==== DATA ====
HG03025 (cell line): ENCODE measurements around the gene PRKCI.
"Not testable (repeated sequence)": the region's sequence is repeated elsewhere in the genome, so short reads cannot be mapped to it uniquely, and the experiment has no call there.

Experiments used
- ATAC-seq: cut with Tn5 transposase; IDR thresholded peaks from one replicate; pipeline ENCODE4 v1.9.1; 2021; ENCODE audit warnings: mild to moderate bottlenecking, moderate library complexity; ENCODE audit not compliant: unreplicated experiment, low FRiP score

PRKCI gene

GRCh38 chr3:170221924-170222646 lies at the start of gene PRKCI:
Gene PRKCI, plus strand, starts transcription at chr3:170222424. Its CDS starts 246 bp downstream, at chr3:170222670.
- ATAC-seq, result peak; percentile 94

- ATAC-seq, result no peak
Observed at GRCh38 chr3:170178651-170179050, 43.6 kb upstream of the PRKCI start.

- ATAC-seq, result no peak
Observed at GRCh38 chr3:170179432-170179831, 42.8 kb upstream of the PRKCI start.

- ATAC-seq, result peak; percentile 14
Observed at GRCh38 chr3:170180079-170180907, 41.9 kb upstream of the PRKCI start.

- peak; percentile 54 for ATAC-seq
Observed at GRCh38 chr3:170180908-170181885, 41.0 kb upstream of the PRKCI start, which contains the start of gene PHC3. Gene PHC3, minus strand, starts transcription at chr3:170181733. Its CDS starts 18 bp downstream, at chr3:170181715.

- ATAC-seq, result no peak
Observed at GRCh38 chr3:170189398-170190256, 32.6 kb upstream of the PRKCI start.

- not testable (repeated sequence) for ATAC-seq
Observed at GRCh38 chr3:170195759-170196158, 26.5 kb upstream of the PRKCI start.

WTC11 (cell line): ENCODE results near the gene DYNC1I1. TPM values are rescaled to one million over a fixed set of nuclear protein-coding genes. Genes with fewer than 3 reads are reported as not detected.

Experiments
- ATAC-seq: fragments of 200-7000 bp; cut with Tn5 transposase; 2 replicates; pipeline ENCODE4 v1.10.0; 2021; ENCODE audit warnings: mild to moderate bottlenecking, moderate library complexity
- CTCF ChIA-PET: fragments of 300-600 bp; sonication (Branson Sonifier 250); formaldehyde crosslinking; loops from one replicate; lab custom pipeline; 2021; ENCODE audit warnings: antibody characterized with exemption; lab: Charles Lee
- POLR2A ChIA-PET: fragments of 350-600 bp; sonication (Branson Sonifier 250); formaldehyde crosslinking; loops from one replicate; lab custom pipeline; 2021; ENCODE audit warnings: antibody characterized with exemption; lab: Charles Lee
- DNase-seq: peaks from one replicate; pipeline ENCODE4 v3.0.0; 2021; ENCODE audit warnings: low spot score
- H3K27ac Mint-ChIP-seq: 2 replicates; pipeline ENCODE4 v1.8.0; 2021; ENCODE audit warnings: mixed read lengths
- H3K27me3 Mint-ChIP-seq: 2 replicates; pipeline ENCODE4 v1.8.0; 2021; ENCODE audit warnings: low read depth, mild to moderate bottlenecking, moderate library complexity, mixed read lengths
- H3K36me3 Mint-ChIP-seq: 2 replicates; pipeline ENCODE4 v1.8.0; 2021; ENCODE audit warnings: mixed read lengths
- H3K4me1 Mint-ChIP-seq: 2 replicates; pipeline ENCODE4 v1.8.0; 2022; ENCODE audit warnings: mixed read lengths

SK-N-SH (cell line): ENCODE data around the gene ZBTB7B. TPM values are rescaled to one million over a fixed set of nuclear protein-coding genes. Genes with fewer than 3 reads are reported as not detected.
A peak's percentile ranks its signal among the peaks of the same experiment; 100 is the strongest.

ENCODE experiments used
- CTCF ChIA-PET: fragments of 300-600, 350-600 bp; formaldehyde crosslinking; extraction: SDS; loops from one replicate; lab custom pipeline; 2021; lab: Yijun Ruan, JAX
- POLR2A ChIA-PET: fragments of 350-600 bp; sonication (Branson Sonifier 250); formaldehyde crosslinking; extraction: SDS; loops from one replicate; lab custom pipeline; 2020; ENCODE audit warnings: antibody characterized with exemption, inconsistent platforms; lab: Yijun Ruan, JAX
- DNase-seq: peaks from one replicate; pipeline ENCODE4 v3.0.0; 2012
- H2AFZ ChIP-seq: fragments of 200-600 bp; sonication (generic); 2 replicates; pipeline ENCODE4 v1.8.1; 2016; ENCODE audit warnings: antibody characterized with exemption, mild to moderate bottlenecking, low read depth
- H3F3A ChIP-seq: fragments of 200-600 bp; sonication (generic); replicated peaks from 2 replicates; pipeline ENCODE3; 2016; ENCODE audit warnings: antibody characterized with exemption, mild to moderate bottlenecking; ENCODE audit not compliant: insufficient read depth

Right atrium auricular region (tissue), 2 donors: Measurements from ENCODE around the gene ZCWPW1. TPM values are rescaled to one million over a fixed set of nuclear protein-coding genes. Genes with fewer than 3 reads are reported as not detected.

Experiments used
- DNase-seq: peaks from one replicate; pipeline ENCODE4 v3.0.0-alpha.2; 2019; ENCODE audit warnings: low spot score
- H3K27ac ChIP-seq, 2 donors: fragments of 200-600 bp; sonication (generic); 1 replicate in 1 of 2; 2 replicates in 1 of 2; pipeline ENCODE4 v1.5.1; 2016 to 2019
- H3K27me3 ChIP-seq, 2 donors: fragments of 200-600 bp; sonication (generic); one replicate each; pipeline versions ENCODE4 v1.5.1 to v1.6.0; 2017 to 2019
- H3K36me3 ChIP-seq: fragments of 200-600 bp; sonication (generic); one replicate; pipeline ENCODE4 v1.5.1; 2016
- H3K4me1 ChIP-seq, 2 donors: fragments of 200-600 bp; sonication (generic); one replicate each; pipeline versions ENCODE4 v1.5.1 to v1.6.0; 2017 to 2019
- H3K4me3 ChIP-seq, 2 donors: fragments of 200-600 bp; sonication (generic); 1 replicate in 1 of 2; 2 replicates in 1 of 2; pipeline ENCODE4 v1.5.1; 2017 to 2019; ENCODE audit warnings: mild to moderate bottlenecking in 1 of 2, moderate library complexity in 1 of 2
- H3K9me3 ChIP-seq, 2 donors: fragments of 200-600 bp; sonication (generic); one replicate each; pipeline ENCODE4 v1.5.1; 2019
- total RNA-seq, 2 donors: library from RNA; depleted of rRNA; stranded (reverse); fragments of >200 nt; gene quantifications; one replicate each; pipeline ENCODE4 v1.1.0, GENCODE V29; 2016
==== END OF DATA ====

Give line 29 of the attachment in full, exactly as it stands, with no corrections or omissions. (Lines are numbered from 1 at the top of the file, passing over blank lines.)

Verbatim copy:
- H3K36me3 Mint-ChIP-seq: 2 replicates; pipeline ENCODE4 v1.8.0; 2021; ENCODE audit warnings: mixed read lengths